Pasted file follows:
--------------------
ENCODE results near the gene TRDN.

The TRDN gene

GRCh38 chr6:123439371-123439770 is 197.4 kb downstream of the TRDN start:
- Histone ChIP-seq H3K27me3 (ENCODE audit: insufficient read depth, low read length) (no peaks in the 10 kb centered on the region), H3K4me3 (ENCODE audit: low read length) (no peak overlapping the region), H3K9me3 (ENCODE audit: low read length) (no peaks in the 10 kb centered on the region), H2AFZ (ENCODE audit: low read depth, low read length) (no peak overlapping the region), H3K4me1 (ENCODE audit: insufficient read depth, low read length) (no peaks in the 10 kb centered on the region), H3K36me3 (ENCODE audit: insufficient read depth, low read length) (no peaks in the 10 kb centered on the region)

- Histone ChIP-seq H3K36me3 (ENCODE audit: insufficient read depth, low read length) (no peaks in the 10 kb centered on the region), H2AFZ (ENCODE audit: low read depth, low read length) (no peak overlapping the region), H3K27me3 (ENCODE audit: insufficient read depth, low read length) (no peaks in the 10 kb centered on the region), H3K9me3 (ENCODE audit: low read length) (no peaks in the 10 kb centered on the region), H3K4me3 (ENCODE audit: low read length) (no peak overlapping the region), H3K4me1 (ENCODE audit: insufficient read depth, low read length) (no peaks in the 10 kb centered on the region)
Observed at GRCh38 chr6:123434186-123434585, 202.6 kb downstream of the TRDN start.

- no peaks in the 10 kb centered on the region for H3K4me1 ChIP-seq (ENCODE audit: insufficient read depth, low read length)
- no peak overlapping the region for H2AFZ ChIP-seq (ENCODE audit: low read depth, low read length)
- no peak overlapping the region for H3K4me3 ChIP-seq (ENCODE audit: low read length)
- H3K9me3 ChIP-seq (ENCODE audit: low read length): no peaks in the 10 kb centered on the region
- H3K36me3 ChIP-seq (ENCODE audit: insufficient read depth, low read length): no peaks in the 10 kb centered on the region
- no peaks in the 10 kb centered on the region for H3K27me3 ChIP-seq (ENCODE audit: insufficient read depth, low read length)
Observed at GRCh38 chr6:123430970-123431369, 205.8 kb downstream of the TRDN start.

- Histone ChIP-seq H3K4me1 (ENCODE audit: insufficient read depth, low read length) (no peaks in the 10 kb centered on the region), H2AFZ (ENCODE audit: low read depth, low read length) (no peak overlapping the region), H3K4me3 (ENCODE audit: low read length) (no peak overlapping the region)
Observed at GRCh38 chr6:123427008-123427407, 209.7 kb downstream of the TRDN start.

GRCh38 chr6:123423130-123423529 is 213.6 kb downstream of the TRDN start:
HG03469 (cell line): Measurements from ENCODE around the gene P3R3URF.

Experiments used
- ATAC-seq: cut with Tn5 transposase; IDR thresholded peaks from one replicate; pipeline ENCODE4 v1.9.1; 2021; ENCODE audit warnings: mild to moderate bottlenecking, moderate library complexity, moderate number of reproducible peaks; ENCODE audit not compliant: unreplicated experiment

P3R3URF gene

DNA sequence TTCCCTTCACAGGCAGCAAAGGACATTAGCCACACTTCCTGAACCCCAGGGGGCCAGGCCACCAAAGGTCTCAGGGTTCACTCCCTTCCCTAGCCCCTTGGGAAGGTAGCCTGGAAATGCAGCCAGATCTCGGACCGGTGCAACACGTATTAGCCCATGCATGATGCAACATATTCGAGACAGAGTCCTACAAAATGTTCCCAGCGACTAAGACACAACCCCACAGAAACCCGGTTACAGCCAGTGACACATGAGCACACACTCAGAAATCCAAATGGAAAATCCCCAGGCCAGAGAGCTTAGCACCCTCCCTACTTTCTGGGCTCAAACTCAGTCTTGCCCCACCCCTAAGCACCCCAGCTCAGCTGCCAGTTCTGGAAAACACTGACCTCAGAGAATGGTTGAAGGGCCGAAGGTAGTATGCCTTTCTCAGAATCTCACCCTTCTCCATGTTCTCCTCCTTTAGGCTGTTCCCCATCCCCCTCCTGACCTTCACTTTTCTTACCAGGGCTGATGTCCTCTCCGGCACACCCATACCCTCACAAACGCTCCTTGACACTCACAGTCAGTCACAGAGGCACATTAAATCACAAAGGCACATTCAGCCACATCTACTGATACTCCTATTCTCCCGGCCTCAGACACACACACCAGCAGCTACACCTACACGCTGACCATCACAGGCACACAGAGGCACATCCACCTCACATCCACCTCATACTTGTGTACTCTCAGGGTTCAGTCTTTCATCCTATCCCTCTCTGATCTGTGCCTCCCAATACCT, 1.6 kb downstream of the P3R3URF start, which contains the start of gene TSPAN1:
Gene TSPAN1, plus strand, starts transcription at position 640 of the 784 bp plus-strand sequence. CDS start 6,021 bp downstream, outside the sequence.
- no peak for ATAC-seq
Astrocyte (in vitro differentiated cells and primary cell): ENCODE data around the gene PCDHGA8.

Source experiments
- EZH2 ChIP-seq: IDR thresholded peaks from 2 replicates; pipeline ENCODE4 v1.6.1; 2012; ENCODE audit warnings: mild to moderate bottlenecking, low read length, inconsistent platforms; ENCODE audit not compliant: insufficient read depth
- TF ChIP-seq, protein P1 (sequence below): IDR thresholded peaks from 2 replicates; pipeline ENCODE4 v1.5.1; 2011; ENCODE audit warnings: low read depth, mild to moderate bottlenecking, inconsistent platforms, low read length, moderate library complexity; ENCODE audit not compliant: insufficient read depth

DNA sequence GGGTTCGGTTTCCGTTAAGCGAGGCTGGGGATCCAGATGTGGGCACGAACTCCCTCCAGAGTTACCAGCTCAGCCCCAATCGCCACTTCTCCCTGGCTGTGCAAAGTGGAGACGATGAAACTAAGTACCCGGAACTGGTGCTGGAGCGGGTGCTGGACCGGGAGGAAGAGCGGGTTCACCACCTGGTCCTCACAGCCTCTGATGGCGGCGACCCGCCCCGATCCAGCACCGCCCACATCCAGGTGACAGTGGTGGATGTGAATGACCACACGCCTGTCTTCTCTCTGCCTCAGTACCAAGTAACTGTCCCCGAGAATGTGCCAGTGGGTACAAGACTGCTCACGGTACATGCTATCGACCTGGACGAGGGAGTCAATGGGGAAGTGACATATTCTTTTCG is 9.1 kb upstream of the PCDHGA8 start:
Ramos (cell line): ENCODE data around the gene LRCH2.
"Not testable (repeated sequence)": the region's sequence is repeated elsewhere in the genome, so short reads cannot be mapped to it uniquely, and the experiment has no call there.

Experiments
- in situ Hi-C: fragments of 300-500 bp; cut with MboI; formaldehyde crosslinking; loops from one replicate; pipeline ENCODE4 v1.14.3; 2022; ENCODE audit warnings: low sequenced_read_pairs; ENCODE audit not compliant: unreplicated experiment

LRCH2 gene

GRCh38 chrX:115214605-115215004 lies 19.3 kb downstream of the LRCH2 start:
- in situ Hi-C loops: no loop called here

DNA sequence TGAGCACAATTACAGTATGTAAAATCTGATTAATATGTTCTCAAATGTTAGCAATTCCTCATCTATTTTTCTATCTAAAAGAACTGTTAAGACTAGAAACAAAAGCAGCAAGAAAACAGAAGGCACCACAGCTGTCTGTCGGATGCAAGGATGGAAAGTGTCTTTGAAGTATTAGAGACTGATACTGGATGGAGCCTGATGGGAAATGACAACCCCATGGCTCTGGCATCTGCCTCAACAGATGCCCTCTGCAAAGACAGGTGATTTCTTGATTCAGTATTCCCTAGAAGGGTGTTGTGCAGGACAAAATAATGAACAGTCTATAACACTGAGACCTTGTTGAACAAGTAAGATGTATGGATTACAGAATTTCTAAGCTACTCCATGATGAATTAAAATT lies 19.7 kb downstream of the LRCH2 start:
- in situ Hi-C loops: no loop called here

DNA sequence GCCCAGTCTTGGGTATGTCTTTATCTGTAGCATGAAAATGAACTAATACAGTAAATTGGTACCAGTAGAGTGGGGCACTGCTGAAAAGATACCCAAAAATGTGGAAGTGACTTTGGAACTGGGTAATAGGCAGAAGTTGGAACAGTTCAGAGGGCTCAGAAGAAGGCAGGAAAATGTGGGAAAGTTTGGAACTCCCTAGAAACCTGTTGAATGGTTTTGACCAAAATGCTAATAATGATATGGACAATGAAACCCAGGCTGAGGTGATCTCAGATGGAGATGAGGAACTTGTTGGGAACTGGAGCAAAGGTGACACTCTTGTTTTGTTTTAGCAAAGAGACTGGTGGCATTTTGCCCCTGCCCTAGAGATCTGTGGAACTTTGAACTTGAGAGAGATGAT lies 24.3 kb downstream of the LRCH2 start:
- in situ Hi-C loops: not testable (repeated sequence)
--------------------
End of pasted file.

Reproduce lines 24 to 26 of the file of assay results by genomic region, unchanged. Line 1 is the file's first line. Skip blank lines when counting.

Astrocyte (in vitro differentiated cells and primary cell): ENCODE data around the gene PCDHGA8.

Source experiments
- EZH2 ChIP-seq: IDR thresholded peaks from 2 replicates; pipeline ENCODE4 v1.6.1; 2012; ENCODE audit warnings: mild to moderate bottlenecking, low read length, inconsistent platforms; ENCODE audit not compliant: insufficient read depth